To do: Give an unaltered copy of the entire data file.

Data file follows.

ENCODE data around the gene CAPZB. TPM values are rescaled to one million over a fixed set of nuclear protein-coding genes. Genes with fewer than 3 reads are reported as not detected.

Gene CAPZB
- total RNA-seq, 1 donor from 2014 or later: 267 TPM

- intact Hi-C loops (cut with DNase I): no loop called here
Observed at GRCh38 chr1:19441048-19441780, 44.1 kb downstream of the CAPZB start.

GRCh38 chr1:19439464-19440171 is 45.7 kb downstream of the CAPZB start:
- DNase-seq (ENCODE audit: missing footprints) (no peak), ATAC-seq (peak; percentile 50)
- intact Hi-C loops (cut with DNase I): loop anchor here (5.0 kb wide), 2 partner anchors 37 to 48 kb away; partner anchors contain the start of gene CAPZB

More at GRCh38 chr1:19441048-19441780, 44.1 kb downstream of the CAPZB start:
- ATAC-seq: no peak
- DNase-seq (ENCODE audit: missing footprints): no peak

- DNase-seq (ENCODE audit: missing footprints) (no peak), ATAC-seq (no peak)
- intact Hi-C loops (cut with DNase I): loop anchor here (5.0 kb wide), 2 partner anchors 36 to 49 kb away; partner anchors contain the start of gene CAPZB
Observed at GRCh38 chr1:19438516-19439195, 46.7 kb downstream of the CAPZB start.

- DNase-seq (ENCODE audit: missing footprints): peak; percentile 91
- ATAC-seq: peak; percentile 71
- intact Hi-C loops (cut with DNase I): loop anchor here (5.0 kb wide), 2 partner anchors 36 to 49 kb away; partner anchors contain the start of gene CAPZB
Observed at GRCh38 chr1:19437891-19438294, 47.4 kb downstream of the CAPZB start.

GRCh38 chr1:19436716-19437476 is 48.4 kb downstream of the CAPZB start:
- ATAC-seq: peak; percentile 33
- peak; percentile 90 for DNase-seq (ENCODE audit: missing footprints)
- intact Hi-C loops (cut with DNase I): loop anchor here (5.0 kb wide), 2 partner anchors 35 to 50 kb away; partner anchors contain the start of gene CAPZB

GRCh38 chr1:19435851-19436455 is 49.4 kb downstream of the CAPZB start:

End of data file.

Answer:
ENCODE data around the gene CAPZB. TPM values are rescaled to one million over a fixed set of nuclear protein-coding genes. Genes with fewer than 3 reads are reported as not detected.

Gene CAPZB
- total RNA-seq, 1 donor from 2014 or later: 267 TPM

- intact Hi-C loops (cut with DNase I): no loop called here
Observed at GRCh38 chr1:19441048-19441780, 44.1 kb downstream of the CAPZB start.

GRCh38 chr1:19439464-19440171 is 45.7 kb downstream of the CAPZB start:
- DNase-seq (ENCODE audit: missing footprints) (no peak), ATAC-seq (peak; percentile 50)
- intact Hi-C loops (cut with DNase I): loop anchor here (5.0 kb wide), 2 partner anchors 37 to 48 kb away; partner anchors contain the start of gene CAPZB

More at GRCh38 chr1:19441048-19441780, 44.1 kb downstream of the CAPZB start:
- ATAC-seq: no peak
- DNase-seq (ENCODE audit: missing footprints): no peak

- DNase-seq (ENCODE audit: missing footprints) (no peak), ATAC-seq (no peak)
- intact Hi-C loops (cut with DNase I): loop anchor here (5.0 kb wide), 2 partner anchors 36 to 49 kb away; partner anchors contain the start of gene CAPZB
Observed at GRCh38 chr1:19438516-19439195, 46.7 kb downstream of the CAPZB start.

- DNase-seq (ENCODE audit: missing footprints): peak; percentile 91
- ATAC-seq: peak; percentile 71
- intact Hi-C loops (cut with DNase I): loop anchor here (5.0 kb wide), 2 partner anchors 36 to 49 kb away; partner anchors contain the start of gene CAPZB
Observed at GRCh38 chr1:19437891-19438294, 47.4 kb downstream of the CAPZB start.

GRCh38 chr1:19436716-19437476 is 48.4 kb downstream of the CAPZB start:
- ATAC-seq: peak; percentile 33
- peak; percentile 90 for DNase-seq (ENCODE audit: missing footprints)
- intact Hi-C loops (cut with DNase I): loop anchor here (5.0 kb wide), 2 partner anchors 35 to 50 kb away; partner anchors contain the start of gene CAPZB

GRCh38 chr1:19435851-19436455 is 49.4 kb downstream of the CAPZB start: